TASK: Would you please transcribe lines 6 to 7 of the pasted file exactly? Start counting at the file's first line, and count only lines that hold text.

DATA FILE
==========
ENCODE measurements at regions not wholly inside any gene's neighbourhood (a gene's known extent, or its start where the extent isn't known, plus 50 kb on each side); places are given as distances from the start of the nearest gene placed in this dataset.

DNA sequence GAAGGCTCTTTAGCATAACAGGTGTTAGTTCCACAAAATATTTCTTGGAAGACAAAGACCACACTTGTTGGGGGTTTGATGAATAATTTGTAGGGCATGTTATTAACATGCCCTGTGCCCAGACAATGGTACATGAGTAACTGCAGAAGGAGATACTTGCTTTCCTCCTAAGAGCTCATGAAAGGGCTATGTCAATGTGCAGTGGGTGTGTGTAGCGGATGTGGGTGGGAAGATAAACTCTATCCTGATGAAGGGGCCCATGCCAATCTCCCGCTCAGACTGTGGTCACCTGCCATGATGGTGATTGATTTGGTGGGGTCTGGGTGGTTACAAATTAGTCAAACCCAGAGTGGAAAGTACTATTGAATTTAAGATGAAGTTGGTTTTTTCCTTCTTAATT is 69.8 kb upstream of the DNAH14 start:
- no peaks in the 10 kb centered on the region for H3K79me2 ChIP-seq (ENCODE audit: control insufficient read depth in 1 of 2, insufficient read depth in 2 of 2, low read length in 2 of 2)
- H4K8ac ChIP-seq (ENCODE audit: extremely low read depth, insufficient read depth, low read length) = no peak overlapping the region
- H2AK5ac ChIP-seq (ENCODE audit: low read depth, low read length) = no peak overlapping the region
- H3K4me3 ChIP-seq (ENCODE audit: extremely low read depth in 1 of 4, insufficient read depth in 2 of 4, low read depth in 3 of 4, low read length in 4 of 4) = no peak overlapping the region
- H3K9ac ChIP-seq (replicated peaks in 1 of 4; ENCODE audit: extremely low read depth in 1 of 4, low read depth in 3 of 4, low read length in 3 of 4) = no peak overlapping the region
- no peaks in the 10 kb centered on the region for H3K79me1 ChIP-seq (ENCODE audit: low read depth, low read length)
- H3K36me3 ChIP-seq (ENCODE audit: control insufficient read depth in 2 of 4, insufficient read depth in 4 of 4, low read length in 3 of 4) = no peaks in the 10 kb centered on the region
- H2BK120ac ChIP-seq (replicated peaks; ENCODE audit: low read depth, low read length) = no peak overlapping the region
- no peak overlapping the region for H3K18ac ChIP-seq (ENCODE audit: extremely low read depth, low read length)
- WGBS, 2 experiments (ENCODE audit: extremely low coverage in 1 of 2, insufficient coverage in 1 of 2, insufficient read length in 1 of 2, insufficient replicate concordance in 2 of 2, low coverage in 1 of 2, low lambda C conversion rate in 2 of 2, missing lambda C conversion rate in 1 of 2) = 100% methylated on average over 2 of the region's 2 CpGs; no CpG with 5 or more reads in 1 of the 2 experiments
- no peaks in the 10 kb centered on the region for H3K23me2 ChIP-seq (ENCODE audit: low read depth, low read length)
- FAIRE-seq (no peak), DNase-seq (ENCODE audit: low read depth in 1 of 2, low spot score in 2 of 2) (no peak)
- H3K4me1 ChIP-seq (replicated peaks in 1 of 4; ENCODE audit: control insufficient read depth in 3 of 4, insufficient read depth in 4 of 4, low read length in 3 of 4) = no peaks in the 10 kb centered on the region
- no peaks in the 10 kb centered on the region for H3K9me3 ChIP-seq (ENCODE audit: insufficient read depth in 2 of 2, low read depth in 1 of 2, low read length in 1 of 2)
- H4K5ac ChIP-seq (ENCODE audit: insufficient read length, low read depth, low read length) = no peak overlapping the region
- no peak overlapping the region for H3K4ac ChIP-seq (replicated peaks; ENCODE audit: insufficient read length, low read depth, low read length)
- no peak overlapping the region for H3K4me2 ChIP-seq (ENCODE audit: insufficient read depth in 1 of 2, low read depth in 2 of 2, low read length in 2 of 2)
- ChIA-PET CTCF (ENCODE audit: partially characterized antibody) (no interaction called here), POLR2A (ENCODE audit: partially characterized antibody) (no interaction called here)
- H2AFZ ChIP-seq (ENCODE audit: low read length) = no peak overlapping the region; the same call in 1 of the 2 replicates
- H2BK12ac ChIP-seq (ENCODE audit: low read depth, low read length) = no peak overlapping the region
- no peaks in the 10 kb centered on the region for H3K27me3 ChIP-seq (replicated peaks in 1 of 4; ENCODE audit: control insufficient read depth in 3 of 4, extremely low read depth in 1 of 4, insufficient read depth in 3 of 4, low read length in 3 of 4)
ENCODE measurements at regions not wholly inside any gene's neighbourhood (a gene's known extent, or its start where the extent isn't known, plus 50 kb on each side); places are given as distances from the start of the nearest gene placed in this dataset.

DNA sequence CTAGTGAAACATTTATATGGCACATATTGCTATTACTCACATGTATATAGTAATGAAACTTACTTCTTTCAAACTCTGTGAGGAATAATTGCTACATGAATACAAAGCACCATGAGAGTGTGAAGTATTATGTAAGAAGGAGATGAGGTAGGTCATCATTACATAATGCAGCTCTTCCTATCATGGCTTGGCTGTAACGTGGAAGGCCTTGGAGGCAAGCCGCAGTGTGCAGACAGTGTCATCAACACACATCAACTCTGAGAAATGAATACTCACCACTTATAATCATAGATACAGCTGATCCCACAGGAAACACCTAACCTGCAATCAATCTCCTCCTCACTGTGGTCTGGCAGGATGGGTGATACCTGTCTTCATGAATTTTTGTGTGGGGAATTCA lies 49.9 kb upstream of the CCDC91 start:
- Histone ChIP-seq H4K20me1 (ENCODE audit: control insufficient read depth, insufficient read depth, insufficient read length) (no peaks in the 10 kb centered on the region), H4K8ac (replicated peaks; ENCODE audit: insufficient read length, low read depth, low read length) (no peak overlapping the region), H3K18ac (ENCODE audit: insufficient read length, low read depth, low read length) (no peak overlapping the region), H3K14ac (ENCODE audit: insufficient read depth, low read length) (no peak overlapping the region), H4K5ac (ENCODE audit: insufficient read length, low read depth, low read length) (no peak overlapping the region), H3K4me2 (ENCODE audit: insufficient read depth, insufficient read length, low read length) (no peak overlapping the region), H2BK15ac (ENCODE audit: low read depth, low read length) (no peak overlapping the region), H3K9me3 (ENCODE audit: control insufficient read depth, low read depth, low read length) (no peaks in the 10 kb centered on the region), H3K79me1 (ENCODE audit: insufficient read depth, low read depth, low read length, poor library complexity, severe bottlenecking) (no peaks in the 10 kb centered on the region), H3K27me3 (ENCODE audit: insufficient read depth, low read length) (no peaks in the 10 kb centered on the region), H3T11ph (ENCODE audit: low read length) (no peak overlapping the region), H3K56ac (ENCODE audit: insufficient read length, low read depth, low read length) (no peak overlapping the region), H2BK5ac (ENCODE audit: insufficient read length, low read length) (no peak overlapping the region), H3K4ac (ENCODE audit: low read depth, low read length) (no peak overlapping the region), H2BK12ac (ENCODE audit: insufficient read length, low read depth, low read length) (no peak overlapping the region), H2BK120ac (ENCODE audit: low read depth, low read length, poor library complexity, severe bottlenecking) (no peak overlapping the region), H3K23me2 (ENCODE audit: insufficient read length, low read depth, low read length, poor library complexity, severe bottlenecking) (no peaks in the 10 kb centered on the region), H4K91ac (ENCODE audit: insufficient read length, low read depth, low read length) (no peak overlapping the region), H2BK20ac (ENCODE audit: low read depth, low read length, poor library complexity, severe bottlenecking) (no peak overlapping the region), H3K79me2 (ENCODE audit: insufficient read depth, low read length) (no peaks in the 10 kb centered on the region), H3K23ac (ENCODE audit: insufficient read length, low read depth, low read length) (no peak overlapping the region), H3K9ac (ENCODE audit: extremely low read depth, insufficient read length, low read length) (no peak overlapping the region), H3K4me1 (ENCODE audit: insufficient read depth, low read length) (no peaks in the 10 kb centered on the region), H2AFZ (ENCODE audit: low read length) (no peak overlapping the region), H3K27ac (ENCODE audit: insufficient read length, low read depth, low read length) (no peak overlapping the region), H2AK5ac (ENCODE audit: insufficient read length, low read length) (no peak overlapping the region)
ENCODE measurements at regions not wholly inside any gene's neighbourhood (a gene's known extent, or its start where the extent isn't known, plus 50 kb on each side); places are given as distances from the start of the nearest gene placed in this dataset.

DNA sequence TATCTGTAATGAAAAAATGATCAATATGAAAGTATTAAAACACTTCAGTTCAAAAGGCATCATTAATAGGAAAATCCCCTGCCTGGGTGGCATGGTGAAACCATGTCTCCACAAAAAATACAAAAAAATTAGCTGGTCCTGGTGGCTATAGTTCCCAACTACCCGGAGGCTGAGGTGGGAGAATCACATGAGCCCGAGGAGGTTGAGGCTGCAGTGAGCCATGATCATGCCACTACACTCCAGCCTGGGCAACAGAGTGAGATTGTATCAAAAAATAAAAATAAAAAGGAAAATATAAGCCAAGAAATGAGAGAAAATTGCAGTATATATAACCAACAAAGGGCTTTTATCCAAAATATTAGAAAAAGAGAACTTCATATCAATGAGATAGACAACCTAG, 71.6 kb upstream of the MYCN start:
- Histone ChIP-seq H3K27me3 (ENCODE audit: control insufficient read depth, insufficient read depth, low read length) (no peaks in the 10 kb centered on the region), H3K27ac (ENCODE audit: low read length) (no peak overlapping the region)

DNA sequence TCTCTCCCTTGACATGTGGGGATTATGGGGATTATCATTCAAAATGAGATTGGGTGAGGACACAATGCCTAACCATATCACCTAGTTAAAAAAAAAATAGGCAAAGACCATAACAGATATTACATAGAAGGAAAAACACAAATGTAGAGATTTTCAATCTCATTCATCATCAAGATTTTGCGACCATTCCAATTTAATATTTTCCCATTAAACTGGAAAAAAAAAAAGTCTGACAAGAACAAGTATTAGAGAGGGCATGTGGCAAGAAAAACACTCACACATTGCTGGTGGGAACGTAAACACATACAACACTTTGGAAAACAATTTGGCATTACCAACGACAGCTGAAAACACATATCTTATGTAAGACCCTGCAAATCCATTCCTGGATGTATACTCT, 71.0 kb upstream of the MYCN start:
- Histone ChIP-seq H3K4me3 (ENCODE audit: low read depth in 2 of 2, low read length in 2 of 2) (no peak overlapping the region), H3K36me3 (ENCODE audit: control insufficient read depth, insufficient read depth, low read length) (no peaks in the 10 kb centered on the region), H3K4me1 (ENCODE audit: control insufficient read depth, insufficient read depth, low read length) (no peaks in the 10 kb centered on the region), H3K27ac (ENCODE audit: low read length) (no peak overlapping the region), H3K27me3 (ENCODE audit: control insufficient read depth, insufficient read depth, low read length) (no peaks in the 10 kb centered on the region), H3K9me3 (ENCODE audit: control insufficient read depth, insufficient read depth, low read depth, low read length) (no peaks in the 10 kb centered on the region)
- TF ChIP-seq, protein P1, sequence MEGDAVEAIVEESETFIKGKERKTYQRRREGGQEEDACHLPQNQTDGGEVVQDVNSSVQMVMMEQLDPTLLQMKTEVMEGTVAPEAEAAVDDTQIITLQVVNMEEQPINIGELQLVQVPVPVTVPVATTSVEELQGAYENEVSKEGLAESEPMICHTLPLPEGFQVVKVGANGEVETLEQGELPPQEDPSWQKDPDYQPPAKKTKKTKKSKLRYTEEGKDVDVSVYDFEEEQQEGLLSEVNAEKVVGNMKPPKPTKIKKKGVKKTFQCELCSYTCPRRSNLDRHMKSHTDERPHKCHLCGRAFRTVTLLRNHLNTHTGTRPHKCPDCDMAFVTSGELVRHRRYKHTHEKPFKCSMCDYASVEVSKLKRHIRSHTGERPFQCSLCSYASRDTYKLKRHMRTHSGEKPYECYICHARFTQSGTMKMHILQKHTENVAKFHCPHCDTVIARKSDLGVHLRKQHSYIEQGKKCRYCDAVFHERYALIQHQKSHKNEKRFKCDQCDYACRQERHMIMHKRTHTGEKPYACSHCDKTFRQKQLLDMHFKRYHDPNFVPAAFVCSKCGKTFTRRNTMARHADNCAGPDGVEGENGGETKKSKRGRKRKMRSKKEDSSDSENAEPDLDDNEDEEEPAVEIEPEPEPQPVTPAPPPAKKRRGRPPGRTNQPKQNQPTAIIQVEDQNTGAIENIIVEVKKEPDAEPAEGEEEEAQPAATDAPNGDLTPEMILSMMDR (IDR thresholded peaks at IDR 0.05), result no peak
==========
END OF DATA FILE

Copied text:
- H3K4me3 ChIP-seq (ENCODE audit: extremely low read depth in 1 of 4, insufficient read depth in 2 of 4, low read depth in 3 of 4, low read length in 4 of 4) = no peak overlapping the region
- H3K9ac ChIP-seq (replicated peaks in 1 of 4; ENCODE audit: extremely low read depth in 1 of 4, low read depth in 3 of 4, low read length in 3 of 4) = no peak overlapping the region